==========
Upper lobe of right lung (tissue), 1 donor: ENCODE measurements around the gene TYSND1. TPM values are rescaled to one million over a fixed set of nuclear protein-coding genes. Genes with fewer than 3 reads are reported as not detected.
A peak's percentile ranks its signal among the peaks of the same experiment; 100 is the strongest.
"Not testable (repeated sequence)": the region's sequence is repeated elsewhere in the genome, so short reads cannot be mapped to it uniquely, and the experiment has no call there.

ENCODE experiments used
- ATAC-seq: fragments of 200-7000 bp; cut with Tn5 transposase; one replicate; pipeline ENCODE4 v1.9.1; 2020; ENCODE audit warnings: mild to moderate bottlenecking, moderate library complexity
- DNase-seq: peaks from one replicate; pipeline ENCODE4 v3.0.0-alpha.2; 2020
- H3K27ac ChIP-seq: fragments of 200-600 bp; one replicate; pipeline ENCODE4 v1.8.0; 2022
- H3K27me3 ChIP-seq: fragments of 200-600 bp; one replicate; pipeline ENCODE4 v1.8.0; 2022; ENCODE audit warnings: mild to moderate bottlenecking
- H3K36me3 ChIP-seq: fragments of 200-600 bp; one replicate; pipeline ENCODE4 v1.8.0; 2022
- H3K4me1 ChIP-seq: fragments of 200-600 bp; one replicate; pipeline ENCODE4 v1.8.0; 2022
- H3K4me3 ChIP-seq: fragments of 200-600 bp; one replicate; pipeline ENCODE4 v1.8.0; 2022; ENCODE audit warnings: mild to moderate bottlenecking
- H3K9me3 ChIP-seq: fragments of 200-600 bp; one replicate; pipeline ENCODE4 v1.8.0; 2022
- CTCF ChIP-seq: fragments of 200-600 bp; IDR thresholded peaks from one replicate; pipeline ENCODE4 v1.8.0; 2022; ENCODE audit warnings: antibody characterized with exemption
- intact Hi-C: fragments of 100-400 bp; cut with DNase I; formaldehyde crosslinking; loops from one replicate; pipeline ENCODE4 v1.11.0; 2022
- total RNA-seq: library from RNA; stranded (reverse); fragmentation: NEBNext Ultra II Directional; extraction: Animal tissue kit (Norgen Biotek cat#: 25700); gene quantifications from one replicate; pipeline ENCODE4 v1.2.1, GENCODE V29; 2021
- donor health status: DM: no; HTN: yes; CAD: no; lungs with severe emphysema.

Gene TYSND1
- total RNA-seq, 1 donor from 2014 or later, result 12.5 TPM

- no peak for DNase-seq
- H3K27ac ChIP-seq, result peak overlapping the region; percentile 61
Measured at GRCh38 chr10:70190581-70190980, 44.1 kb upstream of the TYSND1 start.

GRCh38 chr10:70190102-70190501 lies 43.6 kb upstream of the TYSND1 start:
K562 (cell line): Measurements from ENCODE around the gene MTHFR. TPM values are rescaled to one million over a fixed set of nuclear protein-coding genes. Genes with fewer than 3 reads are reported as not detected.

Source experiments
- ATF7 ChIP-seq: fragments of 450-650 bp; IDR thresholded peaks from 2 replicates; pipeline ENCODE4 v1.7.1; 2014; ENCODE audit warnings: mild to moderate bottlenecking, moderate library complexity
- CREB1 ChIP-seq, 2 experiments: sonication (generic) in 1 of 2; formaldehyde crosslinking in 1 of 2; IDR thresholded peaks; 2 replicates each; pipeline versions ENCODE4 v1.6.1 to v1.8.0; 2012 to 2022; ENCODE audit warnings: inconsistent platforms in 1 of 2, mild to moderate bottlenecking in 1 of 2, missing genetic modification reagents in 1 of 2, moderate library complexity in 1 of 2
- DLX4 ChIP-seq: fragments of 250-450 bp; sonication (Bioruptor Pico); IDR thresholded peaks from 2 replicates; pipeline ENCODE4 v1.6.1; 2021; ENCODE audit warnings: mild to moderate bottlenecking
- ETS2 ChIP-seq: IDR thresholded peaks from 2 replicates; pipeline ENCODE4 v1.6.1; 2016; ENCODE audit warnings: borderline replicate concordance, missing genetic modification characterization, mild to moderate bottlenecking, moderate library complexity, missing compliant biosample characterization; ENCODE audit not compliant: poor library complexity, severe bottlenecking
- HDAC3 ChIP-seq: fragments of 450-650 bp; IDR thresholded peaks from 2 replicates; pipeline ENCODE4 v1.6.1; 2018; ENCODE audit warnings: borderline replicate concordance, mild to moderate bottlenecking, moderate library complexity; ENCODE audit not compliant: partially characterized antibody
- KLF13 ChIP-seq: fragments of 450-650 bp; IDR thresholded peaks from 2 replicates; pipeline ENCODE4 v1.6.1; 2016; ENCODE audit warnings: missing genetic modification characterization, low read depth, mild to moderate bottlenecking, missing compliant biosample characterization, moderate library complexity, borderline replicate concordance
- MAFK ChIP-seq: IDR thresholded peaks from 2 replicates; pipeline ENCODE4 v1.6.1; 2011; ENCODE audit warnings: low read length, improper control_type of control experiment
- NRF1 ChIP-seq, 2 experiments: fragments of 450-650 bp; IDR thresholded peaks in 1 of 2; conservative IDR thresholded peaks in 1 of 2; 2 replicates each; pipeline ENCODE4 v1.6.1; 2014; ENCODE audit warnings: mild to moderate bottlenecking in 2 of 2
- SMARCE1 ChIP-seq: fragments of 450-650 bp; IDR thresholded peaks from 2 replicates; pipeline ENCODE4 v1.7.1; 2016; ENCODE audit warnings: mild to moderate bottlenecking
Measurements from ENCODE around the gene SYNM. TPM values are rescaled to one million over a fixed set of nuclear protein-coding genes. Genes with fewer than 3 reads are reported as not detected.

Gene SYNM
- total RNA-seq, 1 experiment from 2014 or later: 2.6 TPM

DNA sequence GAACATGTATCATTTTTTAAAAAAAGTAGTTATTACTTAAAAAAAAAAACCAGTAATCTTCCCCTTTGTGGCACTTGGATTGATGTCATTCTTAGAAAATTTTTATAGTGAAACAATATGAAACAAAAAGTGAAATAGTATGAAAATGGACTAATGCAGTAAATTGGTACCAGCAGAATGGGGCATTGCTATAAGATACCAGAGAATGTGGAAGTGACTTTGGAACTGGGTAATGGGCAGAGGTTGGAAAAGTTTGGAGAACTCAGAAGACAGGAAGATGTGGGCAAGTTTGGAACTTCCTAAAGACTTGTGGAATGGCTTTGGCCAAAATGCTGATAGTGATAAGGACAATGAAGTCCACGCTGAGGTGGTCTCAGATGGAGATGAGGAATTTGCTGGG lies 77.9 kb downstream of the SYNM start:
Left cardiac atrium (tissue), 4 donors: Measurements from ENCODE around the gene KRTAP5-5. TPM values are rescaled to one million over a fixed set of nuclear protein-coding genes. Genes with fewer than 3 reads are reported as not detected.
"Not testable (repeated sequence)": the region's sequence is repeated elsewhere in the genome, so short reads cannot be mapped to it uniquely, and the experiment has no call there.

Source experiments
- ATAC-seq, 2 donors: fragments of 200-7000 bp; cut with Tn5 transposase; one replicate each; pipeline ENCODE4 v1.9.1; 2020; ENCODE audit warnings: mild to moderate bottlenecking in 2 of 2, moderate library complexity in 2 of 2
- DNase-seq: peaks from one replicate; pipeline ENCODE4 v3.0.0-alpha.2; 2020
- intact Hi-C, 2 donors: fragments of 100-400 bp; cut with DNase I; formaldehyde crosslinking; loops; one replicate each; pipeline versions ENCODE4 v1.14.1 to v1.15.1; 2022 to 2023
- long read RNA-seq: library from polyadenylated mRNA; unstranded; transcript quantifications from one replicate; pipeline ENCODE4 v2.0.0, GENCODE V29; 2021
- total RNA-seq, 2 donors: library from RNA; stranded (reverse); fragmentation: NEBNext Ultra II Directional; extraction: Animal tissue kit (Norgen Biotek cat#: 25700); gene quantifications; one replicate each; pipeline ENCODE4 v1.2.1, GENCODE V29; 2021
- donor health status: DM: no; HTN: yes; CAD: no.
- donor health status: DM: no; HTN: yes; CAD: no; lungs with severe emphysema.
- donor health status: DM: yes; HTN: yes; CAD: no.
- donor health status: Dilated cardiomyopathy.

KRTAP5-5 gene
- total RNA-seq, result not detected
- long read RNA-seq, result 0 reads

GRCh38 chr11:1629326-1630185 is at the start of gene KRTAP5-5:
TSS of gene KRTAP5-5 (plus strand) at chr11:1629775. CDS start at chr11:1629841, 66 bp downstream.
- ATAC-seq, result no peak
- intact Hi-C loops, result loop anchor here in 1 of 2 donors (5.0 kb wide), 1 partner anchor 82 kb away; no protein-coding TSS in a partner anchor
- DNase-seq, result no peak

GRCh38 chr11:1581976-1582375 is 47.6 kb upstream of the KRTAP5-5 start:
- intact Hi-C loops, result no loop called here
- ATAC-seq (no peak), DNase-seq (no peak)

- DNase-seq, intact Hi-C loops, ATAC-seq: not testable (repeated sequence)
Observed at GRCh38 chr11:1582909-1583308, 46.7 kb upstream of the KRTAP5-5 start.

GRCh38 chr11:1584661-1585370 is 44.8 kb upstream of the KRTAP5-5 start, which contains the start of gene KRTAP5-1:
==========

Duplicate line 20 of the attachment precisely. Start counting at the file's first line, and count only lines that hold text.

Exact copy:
- H3K27ac ChIP-seq, result peak overlapping the region; percentile 61